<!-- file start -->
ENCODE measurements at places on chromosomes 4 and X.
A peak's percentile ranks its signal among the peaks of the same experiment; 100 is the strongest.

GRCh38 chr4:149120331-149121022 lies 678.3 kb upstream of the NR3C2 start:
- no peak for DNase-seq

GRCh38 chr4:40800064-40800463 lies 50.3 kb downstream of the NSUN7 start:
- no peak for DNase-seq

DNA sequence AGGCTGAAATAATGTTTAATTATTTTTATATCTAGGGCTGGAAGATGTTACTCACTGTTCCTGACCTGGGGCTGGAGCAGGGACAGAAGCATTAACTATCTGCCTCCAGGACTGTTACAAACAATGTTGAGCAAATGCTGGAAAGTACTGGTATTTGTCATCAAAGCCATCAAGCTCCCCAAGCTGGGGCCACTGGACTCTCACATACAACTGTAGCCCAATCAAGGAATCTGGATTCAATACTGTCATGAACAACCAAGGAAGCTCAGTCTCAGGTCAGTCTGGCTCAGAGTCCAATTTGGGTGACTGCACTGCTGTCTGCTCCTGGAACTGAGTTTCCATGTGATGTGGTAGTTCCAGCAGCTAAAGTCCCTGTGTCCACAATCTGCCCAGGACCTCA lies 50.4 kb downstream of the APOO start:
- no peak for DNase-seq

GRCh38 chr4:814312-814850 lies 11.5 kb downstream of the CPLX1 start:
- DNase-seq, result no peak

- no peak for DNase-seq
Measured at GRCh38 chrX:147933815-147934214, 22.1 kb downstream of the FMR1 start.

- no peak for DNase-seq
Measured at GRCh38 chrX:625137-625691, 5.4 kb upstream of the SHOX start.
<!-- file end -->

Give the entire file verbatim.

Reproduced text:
ENCODE measurements at places on chromosomes 4 and X.
A peak's percentile ranks its signal among the peaks of the same experiment; 100 is the strongest.

GRCh38 chr4:149120331-149121022 lies 678.3 kb upstream of the NR3C2 start:
- no peak for DNase-seq

GRCh38 chr4:40800064-40800463 lies 50.3 kb downstream of the NSUN7 start:
- no peak for DNase-seq

DNA sequence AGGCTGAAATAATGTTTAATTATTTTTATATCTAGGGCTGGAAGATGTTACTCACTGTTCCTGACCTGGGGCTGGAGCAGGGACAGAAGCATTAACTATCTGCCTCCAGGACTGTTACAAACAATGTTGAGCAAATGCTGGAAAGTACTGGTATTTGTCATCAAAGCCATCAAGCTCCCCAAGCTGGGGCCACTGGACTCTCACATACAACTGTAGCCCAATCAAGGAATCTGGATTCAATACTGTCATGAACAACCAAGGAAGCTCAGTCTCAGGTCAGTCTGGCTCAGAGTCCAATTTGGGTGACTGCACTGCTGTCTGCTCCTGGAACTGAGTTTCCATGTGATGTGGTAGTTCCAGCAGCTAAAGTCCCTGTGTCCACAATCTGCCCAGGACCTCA lies 50.4 kb downstream of the APOO start:
- no peak for DNase-seq

GRCh38 chr4:814312-814850 lies 11.5 kb downstream of the CPLX1 start:
- DNase-seq, result no peak

- no peak for DNase-seq
Measured at GRCh38 chrX:147933815-147934214, 22.1 kb downstream of the FMR1 start.

- no peak for DNase-seq
Measured at GRCh38 chrX:625137-625691, 5.4 kb upstream of the SHOX start.